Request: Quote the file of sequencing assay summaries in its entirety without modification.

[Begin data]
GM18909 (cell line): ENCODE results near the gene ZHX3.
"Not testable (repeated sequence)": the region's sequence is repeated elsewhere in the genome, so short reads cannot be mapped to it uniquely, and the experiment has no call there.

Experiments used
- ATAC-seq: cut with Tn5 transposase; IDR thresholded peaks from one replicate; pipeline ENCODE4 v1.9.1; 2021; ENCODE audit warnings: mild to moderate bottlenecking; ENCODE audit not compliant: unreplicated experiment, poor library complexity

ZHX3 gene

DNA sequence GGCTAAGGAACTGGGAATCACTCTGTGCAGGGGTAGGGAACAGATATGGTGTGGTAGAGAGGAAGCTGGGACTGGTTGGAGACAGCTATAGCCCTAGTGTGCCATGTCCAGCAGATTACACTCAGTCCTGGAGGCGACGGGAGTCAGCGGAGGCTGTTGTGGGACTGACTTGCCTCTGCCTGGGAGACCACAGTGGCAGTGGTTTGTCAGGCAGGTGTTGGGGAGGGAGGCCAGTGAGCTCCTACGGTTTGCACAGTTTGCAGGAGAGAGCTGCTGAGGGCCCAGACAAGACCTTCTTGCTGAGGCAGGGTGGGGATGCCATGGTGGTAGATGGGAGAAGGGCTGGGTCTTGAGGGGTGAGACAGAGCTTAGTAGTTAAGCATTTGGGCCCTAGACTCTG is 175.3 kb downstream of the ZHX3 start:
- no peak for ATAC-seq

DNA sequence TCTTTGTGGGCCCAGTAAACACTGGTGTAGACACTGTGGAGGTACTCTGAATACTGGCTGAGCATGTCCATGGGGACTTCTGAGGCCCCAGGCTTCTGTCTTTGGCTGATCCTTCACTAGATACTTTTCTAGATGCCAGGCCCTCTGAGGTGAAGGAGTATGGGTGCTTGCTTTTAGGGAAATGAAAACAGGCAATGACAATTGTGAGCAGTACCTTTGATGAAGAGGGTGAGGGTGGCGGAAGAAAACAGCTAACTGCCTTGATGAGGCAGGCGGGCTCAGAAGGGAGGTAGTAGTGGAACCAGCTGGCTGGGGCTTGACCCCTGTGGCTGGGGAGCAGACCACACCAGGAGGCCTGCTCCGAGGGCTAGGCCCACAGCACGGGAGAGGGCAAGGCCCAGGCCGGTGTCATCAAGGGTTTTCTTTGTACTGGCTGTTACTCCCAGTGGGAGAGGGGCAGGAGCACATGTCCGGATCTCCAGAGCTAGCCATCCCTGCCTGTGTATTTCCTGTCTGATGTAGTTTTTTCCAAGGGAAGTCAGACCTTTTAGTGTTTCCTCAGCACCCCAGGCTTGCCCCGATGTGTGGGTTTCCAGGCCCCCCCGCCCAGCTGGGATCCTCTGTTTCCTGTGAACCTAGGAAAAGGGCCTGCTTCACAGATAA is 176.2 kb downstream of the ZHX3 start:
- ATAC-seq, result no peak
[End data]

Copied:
GM18909 (cell line): ENCODE results near the gene ZHX3.
"Not testable (repeated sequence)": the region's sequence is repeated elsewhere in the genome, so short reads cannot be mapped to it uniquely, and the experiment has no call there.

Experiments used
- ATAC-seq: cut with Tn5 transposase; IDR thresholded peaks from one replicate; pipeline ENCODE4 v1.9.1; 2021; ENCODE audit warnings: mild to moderate bottlenecking; ENCODE audit not compliant: unreplicated experiment, poor library complexity

ZHX3 gene

DNA sequence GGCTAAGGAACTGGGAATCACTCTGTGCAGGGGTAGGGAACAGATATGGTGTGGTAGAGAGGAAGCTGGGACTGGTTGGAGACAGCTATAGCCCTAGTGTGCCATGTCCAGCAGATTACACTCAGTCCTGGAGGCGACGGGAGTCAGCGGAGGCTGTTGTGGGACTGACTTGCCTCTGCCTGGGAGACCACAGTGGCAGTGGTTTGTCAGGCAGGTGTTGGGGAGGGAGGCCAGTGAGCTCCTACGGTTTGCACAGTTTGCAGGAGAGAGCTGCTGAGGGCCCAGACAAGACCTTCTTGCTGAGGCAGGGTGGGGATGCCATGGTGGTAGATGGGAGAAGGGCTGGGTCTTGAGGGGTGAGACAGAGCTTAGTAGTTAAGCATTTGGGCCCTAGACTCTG is 175.3 kb downstream of the ZHX3 start:
- no peak for ATAC-seq

DNA sequence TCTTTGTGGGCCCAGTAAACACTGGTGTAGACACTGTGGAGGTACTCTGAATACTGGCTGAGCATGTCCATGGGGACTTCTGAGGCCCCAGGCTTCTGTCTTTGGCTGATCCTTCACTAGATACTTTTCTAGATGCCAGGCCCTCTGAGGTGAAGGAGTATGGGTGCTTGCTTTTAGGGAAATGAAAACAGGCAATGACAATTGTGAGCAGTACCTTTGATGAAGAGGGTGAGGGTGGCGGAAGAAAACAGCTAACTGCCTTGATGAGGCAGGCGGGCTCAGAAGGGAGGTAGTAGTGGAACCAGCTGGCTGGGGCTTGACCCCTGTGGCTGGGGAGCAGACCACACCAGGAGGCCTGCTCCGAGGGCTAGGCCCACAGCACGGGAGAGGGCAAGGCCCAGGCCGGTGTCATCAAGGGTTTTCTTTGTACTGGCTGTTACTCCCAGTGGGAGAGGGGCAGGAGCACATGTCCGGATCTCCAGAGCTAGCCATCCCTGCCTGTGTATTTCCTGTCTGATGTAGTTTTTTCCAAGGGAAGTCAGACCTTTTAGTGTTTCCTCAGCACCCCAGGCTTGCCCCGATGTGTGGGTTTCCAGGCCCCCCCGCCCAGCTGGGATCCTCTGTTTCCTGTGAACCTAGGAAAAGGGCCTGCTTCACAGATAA is 176.2 kb downstream of the ZHX3 start:
- ATAC-seq, result no peak